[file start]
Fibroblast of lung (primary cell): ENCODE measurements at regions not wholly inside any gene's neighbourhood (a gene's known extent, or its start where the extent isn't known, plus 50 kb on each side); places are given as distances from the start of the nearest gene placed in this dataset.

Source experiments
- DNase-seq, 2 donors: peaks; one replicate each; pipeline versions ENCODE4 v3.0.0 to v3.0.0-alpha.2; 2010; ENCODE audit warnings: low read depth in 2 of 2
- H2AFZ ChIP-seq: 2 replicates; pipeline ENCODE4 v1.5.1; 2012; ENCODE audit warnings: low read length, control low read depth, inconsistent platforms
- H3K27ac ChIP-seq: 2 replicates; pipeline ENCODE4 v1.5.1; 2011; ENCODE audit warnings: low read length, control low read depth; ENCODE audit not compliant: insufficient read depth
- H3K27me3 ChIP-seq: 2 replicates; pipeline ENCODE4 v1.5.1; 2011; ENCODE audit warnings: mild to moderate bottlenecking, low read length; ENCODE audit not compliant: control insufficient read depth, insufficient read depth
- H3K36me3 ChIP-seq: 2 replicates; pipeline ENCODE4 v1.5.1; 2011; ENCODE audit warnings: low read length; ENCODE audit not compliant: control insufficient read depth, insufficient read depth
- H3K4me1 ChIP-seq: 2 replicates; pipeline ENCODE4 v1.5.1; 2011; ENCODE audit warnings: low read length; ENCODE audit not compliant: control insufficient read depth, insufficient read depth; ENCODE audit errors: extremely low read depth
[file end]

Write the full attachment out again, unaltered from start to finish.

Fibroblast of lung (primary cell): ENCODE measurements at regions not wholly inside any gene's neighbourhood (a gene's known extent, or its start where the extent isn't known, plus 50 kb on each side); places are given as distances from the start of the nearest gene placed in this dataset.

Source experiments
- DNase-seq, 2 donors: peaks; one replicate each; pipeline versions ENCODE4 v3.0.0 to v3.0.0-alpha.2; 2010; ENCODE audit warnings: low read depth in 2 of 2
- H2AFZ ChIP-seq: 2 replicates; pipeline ENCODE4 v1.5.1; 2012; ENCODE audit warnings: low read length, control low read depth, inconsistent platforms
- H3K27ac ChIP-seq: 2 replicates; pipeline ENCODE4 v1.5.1; 2011; ENCODE audit warnings: low read length, control low read depth; ENCODE audit not compliant: insufficient read depth
- H3K27me3 ChIP-seq: 2 replicates; pipeline ENCODE4 v1.5.1; 2011; ENCODE audit warnings: mild to moderate bottlenecking, low read length; ENCODE audit not compliant: control insufficient read depth, insufficient read depth
- H3K36me3 ChIP-seq: 2 replicates; pipeline ENCODE4 v1.5.1; 2011; ENCODE audit warnings: low read length; ENCODE audit not compliant: control insufficient read depth, insufficient read depth
- H3K4me1 ChIP-seq: 2 replicates; pipeline ENCODE4 v1.5.1; 2011; ENCODE audit warnings: low read length; ENCODE audit not compliant: control insufficient read depth, insufficient read depth; ENCODE audit errors: extremely low read depth